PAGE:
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New York Post

 

The Right Way to Stop Superbugs

November 12, 2010

By David Gratzer

The era of modern medicine begins in the winter of 1941, when an English policeman named Albert Alexander lay in a hospital, dying of a skin infection.

Before antibiotics, death by infection felled many -- including young, healthy men like Alexander. But on Feb. 12, he was given penicillin as part of a war effort to find a useful treatment for bacterial infections. By Day Four, in the first clinical trial of penicillin, Alexander’s temperature broke.

The world had changed. Today, millions of Americans will develop a cough or a rash, take medicine for a week or so, and think nothing of it.

But will the world now change back? The Food and Drug Administration approved only five new antibiotics from 2003 through 2007, down from 16 in the period from 1983 through 1987. The FDA commissioner herself calls the number of antibiotics in development “distressingly low.”

We may be losing the battle: Bacteria are growing more and more resistant to our treatments. Superbugs like MRSA now kill more people than AIDS. And, looking at new superbugs springing up in countries like India, the worst may yet be coming.

It’s not surprising, then, that some in Washington are clamoring for action. Rep. Henry Waxman (D-Calif.), the outgoing chairman of the House Energy and Commerce Committee, complains, “There is a market failure.” Democrats in Washington have gone so far as to tout the idea of subsidizing drug companies to develop antibiotics.

There is, of course, great irony here: For more than a decade, Democrats and Republicans have criticized the profitability of pharmaceutical firms. Now, with an eye on the bleak antibiotic pipeline, they want to throw money at those companies.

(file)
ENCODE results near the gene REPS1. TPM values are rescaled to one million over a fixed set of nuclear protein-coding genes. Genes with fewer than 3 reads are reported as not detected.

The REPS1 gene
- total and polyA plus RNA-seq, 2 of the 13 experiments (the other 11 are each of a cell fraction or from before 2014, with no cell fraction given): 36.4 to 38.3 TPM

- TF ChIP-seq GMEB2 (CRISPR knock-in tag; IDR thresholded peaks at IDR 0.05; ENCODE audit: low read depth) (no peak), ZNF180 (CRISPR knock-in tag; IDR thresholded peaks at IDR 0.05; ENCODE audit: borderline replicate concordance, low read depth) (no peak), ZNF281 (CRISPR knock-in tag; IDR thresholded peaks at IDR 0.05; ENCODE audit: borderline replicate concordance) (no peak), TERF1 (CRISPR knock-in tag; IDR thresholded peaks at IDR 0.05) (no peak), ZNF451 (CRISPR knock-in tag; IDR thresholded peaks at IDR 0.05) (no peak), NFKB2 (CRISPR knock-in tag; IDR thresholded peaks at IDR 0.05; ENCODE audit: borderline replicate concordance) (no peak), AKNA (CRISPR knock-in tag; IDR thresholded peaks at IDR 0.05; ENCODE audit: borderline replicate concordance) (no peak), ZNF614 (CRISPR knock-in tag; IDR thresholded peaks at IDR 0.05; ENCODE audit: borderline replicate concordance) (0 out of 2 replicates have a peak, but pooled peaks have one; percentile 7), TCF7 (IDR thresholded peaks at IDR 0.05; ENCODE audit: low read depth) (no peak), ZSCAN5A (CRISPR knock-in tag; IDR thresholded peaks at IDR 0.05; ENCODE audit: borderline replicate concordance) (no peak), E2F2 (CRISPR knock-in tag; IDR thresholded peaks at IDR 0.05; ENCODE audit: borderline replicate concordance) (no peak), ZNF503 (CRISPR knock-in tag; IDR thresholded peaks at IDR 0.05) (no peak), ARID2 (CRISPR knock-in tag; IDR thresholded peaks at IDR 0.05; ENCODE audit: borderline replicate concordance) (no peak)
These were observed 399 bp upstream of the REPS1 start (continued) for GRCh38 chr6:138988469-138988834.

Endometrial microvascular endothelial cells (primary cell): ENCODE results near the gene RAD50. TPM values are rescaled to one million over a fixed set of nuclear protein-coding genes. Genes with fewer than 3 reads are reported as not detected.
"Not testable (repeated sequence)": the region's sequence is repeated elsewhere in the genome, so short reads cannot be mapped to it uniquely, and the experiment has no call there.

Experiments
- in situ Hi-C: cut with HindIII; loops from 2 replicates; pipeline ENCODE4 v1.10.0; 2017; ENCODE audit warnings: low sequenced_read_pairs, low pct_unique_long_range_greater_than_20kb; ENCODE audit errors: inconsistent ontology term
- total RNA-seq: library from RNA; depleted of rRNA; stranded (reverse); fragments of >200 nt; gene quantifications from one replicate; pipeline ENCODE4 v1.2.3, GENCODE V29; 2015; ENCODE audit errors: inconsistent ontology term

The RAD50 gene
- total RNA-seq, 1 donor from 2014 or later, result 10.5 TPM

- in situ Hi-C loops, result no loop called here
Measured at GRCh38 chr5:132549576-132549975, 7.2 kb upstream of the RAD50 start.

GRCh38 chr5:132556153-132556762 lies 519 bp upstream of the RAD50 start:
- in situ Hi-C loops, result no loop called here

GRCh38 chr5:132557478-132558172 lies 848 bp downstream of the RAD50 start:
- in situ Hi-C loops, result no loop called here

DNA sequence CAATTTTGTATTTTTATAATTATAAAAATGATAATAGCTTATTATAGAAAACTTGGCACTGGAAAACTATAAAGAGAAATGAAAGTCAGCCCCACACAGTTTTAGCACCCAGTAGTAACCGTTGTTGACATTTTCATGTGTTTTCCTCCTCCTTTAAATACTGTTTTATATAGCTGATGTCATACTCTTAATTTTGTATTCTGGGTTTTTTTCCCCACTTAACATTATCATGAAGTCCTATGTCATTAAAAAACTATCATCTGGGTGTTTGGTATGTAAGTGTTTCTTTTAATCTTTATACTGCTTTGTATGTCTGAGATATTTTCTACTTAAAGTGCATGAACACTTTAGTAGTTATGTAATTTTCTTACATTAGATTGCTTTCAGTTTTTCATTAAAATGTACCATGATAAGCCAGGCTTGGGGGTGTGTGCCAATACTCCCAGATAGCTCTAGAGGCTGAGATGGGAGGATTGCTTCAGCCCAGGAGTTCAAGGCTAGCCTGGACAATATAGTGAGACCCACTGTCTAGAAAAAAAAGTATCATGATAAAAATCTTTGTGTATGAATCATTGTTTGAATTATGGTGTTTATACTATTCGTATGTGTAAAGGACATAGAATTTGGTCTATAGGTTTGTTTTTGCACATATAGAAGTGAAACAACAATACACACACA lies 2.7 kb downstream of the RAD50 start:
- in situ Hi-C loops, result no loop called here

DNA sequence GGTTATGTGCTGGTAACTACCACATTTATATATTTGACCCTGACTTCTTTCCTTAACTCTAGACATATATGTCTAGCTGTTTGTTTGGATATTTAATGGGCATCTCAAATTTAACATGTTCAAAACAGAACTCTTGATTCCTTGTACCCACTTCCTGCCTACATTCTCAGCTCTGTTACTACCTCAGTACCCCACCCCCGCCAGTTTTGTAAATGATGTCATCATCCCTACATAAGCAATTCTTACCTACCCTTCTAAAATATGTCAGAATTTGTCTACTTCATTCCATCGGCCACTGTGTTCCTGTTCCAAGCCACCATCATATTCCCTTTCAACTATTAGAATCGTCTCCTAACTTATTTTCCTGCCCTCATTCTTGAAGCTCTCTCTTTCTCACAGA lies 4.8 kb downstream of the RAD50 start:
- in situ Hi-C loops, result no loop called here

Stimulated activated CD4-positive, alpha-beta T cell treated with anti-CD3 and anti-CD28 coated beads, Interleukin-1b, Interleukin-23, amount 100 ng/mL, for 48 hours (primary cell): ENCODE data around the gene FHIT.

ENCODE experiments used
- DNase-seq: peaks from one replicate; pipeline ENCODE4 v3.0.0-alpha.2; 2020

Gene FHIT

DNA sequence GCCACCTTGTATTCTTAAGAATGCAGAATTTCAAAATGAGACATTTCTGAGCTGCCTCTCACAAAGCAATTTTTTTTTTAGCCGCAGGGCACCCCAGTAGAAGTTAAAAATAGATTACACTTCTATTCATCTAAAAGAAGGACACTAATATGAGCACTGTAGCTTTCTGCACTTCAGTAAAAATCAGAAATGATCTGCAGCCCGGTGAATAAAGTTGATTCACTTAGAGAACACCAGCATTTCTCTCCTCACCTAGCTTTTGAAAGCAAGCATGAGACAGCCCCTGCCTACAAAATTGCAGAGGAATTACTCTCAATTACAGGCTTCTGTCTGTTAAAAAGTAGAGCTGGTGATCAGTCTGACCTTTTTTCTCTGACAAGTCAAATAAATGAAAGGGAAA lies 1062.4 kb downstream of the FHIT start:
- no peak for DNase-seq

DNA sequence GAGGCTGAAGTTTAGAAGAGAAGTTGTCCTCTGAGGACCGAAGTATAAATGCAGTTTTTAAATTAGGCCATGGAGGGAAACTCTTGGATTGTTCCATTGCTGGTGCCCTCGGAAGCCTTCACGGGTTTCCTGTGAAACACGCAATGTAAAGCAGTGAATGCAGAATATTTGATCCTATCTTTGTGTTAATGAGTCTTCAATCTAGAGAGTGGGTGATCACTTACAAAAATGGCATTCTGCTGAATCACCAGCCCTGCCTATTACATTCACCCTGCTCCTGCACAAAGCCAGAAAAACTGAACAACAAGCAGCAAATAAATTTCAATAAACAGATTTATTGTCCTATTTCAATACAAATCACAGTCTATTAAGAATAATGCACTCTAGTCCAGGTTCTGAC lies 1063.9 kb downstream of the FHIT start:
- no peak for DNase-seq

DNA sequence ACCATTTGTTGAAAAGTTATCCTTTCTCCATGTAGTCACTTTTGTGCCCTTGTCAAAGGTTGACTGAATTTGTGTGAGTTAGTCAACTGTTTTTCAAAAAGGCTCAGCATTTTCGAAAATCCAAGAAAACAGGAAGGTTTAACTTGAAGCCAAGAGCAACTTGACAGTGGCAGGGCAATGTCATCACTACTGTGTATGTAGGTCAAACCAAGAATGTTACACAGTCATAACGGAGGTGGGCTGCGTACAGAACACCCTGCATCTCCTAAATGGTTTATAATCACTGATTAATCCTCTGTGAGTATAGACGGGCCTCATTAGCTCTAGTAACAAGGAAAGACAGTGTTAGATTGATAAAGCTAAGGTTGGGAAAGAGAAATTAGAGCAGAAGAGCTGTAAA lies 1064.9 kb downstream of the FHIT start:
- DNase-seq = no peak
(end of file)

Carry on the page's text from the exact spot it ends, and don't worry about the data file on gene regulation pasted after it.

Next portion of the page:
But the problem isn’t a market failure, and the solution won’t be found in another giveaway of taxpayers’ money.

Here’s the basic issue: In recent decades, the FDA has set the regulatory bar higher and higher for drug approval. Since 1964, the total time required for drug development (from synthesis of the molecule to marketing approval) has more than doubled, now topping 15 years.

It’s not just the incredible delay that’s problematic. According to the Tufts Center for the Study of Drug Development, pharmaceutical companies spend more than a $1 billion to bring a new drug to market. Thirty years ago, it was a small fraction of that, $138 million (adjusted for inflation).

Part of the cost issue is that the FDA demands more patients be tested and in more complex ways. In the mid-1980s, the average drug trial involved 1,300 patients; today, more than 4,000 people. The FDA is even stricter with applications for primary-care drugs, reasoning that new meds in these areas are unlikely to offer treatment breakthroughs and thus safety must be a greater priority. A recent trial for a blood thinner involved some 30,000 people.

As a result of these heightened costs, drug companies focus their research on areas likely to bring in higher profits, like cancer. They also favor blockbuster drugs -- pharmaceuticals that will achieve $1 billion a year or more in sales.

So, despite the threat of drug-resistant superbugs, pharmaceutical companies push in other areas.

What’s to be done? Forget the Waxman tax giveaway.

First things first: Washington needs an immediate plan to get drug companies back into the antibiotic development game. For HIV and other diseases, the FDA successfully used a variety of incentives to reward innovation with great success, like offering faster approvals and longer patents. It’s a good strategy and should be used in our war against superbugs.

And Washington should look to more far-reaching ideas to make the agency more effective. Some changes will involve new technology (like the use of biomarkers in drug approval); others can be low-tech (like allowing companies to pay for stipends for clinical-trial volunteers).

Finally, Washington can re-approve legislation next year allowing the agency to collect fees from drug companies -- making it possible to hire more drug reviewers and (modestly) speed the approval process.

In the end, though, Washington needs to take a careful look at the FDA and reconsider the entire approach to drug approvals. Under Democratic and Republican administrations, reforms have been slow -- and the agency has become painfully slow.

Albert Alexander received cutting-edge medicine for his infection. Will you?

Original Source: http://www.nypost.com/p/news/opinion/opedcolumnists/the_right_way_to_stop_superbugs_V6w8VjuJqYcJBC5TOFMKGN

 

 
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